Thursday, November 14, 2019

You Slay Me


Hi everyone!  I'm still in the mood to color, and I hadn't used this adorable set Magical Dragons set by Birdie Brown for MFT yet.

The dragon was stamped on Neenah Solar White cardstock with Gina K Amalgam ink and colored with Copics.  

Then it ended up being a bit of a scramble.  I wanted to add a bit of shading/ground line, so I used some post it tape to mask off the bottom of the card, as well as the bottom of the dragon, and added some inking with a blending brush and Black Soot Distress Ink.

Unfortunately, I didn't fully make off the bottom of the card, so when I pulled the post it tape up, I realized that I had accidentally inked the bottom of the card below the tape.

So, I placed the tape back on the card, and fully inked the bottom of the card to create a white space below the dragon.


The sentiment, also from this set, was stamped with Versafine, but then it looked kind of lonely in all that white space, so I added black line using a straight edge and a black journaling pen.  This ended up turning into two lines that I filled in because I didn't do a great job drawing the lines to begin with.

It's not quite what I imagined when I set out to create the card, but I really like how it turned out....I might even try this again, it makes for a great clean and simple masculine card.

Also, just in case you haven't heard, there's an anniversary sale happening at Ellen Hutson - 20% off the whole store with code LUCKY13.

Thanks for visiting!

*Affiliate Links Below

Wednesday, November 13, 2019

Jane's Doodles - My Favorite Santa


We're in the middle of Kathy Racoosin's current 30 Day Coloring Challenge, and I thought I should get my butt in gear and get some coloring done.

I decided to pull out my very favorite Santa image from Jane's Doodles.  I color this guy at least once every year, and expect that I will do so until the end of time.  I just love this image.  This is actually a retired set, but there are a couple new sets featuring this Santa in a couple different poses, that I am going to need to add to my collection soon.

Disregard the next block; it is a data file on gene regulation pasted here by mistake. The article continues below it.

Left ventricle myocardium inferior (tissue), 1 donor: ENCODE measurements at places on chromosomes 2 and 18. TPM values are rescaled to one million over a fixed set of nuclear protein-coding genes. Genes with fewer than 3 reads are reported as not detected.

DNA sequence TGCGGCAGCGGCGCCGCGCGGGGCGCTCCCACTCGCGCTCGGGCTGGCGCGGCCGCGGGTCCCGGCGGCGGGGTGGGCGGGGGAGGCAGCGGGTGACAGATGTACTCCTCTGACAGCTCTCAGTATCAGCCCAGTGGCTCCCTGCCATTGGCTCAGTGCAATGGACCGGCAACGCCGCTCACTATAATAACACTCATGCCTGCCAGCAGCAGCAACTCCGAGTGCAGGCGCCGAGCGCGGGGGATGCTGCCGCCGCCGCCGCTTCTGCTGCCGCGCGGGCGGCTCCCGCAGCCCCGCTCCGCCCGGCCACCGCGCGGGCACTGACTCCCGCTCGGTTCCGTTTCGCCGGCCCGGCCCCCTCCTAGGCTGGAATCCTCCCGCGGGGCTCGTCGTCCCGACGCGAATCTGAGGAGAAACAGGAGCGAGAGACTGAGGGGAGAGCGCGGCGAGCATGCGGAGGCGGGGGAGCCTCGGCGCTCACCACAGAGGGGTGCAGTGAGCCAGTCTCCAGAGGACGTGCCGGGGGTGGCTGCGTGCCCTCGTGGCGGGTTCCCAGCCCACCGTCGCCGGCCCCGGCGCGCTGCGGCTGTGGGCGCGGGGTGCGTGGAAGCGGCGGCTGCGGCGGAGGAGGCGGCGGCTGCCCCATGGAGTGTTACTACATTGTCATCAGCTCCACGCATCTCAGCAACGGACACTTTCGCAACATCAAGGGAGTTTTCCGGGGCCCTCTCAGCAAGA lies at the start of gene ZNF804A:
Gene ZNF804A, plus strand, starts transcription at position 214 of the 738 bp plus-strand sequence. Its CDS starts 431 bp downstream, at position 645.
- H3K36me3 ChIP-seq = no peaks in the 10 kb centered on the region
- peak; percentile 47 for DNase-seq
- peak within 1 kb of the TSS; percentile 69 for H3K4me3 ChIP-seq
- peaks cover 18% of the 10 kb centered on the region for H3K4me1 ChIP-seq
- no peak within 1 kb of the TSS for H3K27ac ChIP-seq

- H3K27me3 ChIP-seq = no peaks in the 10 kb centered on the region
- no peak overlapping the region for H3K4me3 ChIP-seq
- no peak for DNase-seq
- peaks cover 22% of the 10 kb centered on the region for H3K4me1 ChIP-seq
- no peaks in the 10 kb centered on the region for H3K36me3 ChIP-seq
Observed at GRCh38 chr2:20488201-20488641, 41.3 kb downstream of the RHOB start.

Anyway, I kept things pretty simple.  Santa was colored with Copics, and then I added a sentient from the Peace on Earth set from Altenew.

Short and sweet today.  I'm planning to do some more coloring this week...I've got a bunch of sets that I haven't inked up yet, and the 30 Day challenge is the perfect excuse to do it!

Tuesday, November 12, 2019

Spellbinders Scenic Snapshots Collection


Hi all!  Hope that your week is off to a good start.  

Today I'm sharing a couple cards created using two sets from Spellbinders' Scenic Snapshots Collection.  This is a really fun collection that coordinates with the Santa's Workshop Dies (a cloche with a wintry scene inside), but each set can be used on their own as I'm showing here.

I'm sometimes intimidated by scene building with dies, but these make it very easy since they are on a small scale, and it's a great way to use some of those cardstock scraps you've been collecting.

My first card features the Harvestime Snapshot set.  


I started by die cutting all the pieces and 'pre assembling' the barn and the last three layers of landscape.